Daibes does not dispute that, considered in isolation, the language of subsection (d) would exclude it from coverage under the Hanover policy for the Gabrielle fatal accident. However, Daibes advances two arguments why subsection (d) does not apply.
First, Daibes argues that subsection (d) must be read in light of subsections (a), (b) and (c) to exclude coverage only for employment-related claims, such as for termination, discrimination or harassment on the basis of race, religion, sex or one of the other proscribed grounds set forth in subsection (a). Daibes argues that subsections (d) and (e) are simply "catch-all" provisions designed to extend the exclusions provided under subsections (a), (b) and (c) to employment-related claims that would not otherwise fall within the literal terms of those first three subsections.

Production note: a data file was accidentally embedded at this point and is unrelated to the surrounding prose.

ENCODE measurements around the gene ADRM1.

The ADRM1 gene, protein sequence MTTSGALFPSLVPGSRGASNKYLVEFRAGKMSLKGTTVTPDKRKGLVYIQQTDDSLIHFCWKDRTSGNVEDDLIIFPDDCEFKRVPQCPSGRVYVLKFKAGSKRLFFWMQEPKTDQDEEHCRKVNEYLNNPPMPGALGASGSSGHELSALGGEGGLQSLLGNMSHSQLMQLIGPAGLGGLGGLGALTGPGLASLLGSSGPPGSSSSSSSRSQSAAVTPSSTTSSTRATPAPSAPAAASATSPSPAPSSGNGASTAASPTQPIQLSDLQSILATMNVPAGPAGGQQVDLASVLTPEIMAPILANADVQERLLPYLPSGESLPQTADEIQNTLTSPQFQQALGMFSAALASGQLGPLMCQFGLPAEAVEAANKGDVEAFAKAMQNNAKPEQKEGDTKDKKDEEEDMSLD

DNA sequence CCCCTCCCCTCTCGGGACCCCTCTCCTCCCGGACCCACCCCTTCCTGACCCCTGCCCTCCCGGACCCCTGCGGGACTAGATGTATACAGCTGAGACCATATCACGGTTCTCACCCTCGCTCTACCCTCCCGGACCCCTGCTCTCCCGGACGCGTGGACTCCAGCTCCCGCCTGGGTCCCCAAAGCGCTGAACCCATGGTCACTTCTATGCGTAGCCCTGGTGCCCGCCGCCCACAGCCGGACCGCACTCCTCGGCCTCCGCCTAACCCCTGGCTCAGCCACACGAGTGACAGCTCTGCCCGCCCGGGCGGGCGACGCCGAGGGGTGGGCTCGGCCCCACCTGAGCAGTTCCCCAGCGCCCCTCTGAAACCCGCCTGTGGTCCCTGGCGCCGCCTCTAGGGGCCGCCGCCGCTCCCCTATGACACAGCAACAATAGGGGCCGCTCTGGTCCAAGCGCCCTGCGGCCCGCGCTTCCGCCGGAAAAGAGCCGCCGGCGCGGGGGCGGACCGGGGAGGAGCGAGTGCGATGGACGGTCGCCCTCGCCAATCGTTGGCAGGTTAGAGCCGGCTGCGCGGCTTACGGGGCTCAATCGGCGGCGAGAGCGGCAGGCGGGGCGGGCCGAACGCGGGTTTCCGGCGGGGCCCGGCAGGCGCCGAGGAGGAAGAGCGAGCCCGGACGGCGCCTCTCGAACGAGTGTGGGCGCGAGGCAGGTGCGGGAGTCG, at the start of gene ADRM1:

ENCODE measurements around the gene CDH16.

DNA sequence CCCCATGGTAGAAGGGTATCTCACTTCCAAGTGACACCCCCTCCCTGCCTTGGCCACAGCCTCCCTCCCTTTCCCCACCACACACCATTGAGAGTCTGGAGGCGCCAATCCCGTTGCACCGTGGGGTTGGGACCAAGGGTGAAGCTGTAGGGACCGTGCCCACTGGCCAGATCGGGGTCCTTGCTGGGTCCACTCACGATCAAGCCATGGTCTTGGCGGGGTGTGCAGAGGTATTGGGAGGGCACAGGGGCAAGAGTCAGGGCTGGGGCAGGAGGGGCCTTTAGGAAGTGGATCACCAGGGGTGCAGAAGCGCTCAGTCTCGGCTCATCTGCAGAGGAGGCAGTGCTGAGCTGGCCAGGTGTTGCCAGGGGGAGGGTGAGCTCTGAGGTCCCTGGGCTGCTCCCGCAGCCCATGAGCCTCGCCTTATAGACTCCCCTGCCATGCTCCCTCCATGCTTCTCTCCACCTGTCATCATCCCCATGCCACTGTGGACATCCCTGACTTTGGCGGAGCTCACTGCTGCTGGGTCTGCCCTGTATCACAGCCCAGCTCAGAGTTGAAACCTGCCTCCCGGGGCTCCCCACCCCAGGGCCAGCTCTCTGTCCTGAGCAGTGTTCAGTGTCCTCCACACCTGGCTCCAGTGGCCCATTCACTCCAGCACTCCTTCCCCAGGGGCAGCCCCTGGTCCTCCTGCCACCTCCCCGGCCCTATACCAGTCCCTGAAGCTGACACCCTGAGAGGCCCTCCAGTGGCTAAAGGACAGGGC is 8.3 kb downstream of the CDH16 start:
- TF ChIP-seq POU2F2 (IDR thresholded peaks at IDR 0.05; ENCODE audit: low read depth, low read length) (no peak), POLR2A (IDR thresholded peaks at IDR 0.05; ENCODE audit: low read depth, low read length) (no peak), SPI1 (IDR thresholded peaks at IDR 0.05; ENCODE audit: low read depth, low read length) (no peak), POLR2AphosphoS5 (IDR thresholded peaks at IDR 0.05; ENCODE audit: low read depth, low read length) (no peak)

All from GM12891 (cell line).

On an initial review, it may appear incongruous that the exclusion provided by subsection (d), which would apply more frequently than the exclusions set forth in subsections (a), (b) and (c), especially to insureds such as Bravante and Daibes who are involved in construction work, would be set forth in the fourth rather than the first subsection of the CVX endorsement. However, there is a historical explanation for the structure of this endorsement.